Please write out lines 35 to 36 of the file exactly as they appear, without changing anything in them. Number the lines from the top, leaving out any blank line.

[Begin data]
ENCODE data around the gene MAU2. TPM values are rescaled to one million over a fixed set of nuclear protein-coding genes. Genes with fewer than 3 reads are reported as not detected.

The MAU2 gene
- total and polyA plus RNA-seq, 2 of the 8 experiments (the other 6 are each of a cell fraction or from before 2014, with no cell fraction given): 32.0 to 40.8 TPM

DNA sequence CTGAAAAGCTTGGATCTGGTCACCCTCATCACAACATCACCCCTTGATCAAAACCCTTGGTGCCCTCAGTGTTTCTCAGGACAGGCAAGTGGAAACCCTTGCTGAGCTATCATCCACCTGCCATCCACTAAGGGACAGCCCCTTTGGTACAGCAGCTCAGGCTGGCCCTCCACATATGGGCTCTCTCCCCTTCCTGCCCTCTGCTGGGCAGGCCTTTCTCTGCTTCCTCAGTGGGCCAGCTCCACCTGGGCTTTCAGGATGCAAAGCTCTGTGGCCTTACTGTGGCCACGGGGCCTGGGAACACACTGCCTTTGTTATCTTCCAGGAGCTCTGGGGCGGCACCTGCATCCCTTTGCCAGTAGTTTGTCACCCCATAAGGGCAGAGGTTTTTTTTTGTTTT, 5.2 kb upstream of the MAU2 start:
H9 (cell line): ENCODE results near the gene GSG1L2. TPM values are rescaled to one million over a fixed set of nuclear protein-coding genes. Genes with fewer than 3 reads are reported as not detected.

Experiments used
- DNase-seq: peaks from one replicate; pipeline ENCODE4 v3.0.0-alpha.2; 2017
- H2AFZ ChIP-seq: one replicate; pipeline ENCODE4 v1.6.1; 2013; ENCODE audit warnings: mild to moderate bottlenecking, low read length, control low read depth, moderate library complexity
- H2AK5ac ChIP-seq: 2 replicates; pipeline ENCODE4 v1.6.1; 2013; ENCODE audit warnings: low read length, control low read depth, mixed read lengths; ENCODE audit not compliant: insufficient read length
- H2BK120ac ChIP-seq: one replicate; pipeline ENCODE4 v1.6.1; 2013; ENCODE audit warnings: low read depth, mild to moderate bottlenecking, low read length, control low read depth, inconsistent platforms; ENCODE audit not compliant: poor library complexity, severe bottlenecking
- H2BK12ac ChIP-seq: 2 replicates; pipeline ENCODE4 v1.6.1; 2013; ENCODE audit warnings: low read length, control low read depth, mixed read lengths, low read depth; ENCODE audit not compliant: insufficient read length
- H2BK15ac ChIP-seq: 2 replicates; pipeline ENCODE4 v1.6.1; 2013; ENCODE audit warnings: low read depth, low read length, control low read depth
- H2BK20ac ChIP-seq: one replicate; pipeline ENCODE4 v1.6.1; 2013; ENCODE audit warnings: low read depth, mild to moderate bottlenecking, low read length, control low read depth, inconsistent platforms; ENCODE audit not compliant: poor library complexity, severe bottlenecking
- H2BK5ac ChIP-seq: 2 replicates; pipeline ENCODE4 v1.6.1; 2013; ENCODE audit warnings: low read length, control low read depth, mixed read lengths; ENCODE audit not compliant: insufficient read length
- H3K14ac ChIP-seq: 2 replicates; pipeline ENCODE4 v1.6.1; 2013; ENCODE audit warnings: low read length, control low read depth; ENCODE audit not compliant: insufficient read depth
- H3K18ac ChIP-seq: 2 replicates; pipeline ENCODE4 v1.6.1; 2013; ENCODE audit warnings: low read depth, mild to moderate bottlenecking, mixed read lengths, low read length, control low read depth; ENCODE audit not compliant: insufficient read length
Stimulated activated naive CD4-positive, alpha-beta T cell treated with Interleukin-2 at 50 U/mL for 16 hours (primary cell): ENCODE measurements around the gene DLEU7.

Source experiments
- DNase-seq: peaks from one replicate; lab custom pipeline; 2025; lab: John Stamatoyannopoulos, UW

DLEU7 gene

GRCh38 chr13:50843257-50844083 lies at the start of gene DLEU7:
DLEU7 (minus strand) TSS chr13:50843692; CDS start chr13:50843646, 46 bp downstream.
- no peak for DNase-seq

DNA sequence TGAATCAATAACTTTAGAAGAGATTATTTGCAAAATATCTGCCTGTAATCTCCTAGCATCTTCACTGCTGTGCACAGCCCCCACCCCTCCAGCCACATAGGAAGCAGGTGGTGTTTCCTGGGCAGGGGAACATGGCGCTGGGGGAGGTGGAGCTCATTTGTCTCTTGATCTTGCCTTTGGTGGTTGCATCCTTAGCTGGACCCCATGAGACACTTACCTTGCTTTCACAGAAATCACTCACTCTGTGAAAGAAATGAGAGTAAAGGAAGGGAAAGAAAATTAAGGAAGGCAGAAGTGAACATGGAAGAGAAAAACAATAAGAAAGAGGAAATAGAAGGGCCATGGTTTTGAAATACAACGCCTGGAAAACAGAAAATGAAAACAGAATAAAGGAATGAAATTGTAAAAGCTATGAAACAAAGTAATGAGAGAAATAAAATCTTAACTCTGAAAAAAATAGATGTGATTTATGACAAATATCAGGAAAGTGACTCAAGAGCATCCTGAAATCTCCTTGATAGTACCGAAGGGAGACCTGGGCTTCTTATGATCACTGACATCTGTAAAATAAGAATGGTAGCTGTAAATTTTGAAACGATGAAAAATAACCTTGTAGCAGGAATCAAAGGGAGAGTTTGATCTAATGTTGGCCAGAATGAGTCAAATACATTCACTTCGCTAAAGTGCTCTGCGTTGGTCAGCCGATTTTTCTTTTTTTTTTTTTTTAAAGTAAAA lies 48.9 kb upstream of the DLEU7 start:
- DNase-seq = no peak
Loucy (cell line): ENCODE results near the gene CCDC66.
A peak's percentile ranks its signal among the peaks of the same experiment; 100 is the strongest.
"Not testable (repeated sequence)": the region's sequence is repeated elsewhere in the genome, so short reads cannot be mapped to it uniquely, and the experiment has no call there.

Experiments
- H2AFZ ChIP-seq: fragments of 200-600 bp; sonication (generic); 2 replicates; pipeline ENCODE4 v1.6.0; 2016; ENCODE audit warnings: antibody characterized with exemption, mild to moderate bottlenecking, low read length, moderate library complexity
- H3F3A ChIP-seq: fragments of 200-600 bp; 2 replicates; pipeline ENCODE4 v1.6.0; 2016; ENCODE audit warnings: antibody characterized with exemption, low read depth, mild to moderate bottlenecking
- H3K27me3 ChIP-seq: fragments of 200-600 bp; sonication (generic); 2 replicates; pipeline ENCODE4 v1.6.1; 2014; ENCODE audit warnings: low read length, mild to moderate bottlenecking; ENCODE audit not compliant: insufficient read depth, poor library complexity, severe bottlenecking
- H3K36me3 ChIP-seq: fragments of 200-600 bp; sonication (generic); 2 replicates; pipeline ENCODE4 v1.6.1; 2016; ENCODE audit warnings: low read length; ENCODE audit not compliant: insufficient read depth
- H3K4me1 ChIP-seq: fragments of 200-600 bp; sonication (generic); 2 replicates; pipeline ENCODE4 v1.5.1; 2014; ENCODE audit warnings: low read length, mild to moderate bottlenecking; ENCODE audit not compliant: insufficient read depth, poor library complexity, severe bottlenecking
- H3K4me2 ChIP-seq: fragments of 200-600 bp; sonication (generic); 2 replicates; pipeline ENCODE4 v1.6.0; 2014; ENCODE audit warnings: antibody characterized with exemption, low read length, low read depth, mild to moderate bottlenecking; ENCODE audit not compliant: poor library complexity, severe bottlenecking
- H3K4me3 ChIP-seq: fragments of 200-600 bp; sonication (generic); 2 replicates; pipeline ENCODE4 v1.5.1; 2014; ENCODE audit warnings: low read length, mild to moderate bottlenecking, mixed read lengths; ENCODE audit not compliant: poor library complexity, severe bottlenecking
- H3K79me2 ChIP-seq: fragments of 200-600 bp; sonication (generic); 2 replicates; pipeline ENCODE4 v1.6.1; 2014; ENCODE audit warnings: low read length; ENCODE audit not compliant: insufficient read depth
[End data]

- H3K4me2 ChIP-seq: fragments of 200-600 bp; sonication (generic); 2 replicates; pipeline ENCODE4 v1.6.0; 2014; ENCODE audit warnings: antibody characterized with exemption, low read length, low read depth, mild to moderate bottlenecking; ENCODE audit not compliant: poor library complexity, severe bottlenecking
- H3K4me3 ChIP-seq: fragments of 200-600 bp; sonication (generic); 2 replicates; pipeline ENCODE4 v1.5.1; 2014; ENCODE audit warnings: low read length, mild to moderate bottlenecking, mixed read lengths; ENCODE audit not compliant: poor library complexity, severe bottlenecking